Peanut-allergy sufferers may soon be able to eat a PB and J sandwich and a host of other foods containing peanut particles without fear of an attack.

A team of researchers in the United States is working on breeding peanuts that are “low allergy” by mixing different varieties together and in the process eliminating or reducing proteins blamed for the often-severe reactions, BBC News reported.

Allergies to peanuts are fairly common and typically cause breathing problems in people who have them. But at their worst, they can be fatal, causing anaphylactic shock — a severe allergic reaction that causes the respiratory system and other bodily functions to shut down. As a result, those with peanut allergies frequently have to be hyper-vigilant about what they eat.

The lower-allergy peanuts are being produced with the help of funding from the U.S. Department of Agriculture and are still in the earliest stages of development, according to BBC News. Researchers say they aren’t genetically modified but instead are being created using traditional cross-breeding methods.

At issue is whether peanuts without the allergy-causing proteins will be able to spawn seeds that are also missing the proteins and have the same low-allergy characteristics.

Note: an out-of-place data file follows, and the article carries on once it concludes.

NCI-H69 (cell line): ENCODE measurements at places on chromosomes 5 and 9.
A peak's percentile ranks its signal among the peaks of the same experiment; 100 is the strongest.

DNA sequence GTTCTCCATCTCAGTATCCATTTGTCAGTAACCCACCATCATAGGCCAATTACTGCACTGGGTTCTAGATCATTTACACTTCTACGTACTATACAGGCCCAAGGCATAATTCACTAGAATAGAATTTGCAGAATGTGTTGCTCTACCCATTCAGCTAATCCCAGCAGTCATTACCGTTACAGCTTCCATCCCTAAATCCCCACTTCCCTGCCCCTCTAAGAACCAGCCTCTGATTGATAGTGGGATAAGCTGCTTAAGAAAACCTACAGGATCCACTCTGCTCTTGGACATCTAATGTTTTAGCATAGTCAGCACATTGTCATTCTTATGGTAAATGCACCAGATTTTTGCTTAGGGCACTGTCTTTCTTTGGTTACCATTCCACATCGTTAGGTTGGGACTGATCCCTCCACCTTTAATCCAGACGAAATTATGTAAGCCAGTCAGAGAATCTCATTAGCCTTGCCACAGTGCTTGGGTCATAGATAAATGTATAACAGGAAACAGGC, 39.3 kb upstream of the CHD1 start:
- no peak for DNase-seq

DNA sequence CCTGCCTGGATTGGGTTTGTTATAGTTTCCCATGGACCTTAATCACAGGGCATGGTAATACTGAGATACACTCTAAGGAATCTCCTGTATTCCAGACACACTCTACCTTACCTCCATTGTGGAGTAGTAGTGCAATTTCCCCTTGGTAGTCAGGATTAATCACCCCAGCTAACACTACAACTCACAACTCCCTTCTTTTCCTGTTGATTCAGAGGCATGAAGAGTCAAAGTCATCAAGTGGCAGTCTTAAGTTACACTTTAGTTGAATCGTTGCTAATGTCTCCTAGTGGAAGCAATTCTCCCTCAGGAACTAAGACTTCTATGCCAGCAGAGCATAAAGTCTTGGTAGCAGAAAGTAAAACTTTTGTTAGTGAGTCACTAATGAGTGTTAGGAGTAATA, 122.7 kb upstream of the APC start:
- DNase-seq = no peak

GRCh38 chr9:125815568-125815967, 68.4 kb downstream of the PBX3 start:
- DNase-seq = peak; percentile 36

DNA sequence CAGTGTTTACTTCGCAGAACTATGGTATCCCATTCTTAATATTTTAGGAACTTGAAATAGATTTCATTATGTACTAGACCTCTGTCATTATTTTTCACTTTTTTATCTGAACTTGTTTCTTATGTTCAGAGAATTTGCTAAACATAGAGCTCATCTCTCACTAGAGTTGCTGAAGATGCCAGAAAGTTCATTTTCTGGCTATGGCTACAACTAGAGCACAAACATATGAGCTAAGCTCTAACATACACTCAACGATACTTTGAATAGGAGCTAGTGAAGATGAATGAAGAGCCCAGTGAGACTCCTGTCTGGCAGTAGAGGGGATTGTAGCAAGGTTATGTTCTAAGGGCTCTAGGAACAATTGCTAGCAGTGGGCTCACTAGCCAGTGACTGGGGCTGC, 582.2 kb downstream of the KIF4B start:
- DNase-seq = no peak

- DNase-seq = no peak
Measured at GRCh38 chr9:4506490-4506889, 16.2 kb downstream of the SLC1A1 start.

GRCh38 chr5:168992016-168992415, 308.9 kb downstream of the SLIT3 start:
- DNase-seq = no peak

“They’re not there yet, but it’s exciting whenever we have an opportunity to reduce the allergic potential of a peanut, which can kill hundreds and hundreds of children and adults each year,” Dr. Cliff Bassett, the medical director of Allergy & Asthma Care of New York, told AOL Health. “It happens to be one of the more life-threatening foods.”

About 1 percent of schoolchildren in the U.S. and the U.K. are allergic to peanuts, according to the USDA.

If the project is successful, the risk that bits of peanuts and nuts will wind up in other foods produced on assembly lines might also be reduced.

Professor Soheila Maleki presented the findings to a conference held in London by the European Academy of Allergy and Clinical Immunology.

“People that are already allergic would need to have a much higher dose before they suffered a reaction,” the BBC quoted Maleki as saying. “In the case of accidental ingestion, there would be much less of a reaction.”

He also theorized that children who eat the low-allergy peanuts, which could be on the market in 2-5 years, would be less likely to develop allergies to all kinds of peanuts.

Clinical trials done last year in Cambridge, England, seemed to cure the children participating of peanut allergies by administering small amounts of peanuts to them over time, much in the way some vaccines can prevent various diseases.

Maleki said the hope is that the new peanuts will be able to be used for similar purposes, “desensitizing” people with peanut allergies.

In the meantime, educating children and adults about “the hazards of accidental exposure to peanuts and peanuts in other foods” is crucial, according to Bassett. Those with peanut and other potentially deadly allergies should carry an epi-pen in case of anaphylaxia and understand how to avoid problematic ingredients when they’re eating out.

“The peanut is not going away any time soon,” Bassett said. “That next bite could be lethal.”

Original Article on AOL Health